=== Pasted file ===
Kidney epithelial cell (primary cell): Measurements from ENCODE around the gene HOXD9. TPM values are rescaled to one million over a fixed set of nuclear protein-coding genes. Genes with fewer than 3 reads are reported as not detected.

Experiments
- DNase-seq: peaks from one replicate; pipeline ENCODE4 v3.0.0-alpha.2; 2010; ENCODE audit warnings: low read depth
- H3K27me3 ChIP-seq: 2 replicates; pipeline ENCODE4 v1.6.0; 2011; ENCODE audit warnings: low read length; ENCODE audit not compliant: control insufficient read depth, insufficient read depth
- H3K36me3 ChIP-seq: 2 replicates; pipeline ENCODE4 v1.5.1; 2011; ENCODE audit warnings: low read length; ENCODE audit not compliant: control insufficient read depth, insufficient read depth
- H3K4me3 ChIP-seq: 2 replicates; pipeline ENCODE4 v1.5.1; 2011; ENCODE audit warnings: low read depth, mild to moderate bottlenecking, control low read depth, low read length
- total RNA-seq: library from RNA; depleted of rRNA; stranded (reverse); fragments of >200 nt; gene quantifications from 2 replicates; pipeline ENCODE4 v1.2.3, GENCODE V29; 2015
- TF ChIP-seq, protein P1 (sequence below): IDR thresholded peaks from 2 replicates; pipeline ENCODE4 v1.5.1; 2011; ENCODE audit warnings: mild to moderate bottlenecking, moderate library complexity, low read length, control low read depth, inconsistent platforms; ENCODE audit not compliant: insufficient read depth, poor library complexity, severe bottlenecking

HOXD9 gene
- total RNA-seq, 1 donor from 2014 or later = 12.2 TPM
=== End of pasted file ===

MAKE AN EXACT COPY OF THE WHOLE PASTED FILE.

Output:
Kidney epithelial cell (primary cell): Measurements from ENCODE around the gene HOXD9. TPM values are rescaled to one million over a fixed set of nuclear protein-coding genes. Genes with fewer than 3 reads are reported as not detected.

Experiments
- DNase-seq: peaks from one replicate; pipeline ENCODE4 v3.0.0-alpha.2; 2010; ENCODE audit warnings: low read depth
- H3K27me3 ChIP-seq: 2 replicates; pipeline ENCODE4 v1.6.0; 2011; ENCODE audit warnings: low read length; ENCODE audit not compliant: control insufficient read depth, insufficient read depth
- H3K36me3 ChIP-seq: 2 replicates; pipeline ENCODE4 v1.5.1; 2011; ENCODE audit warnings: low read length; ENCODE audit not compliant: control insufficient read depth, insufficient read depth
- H3K4me3 ChIP-seq: 2 replicates; pipeline ENCODE4 v1.5.1; 2011; ENCODE audit warnings: low read depth, mild to moderate bottlenecking, control low read depth, low read length
- total RNA-seq: library from RNA; depleted of rRNA; stranded (reverse); fragments of >200 nt; gene quantifications from 2 replicates; pipeline ENCODE4 v1.2.3, GENCODE V29; 2015
- TF ChIP-seq, protein P1 (sequence below): IDR thresholded peaks from 2 replicates; pipeline ENCODE4 v1.5.1; 2011; ENCODE audit warnings: mild to moderate bottlenecking, moderate library complexity, low read length, control low read depth, inconsistent platforms; ENCODE audit not compliant: insufficient read depth, poor library complexity, severe bottlenecking

HOXD9 gene
- total RNA-seq, 1 donor from 2014 or later = 12.2 TPM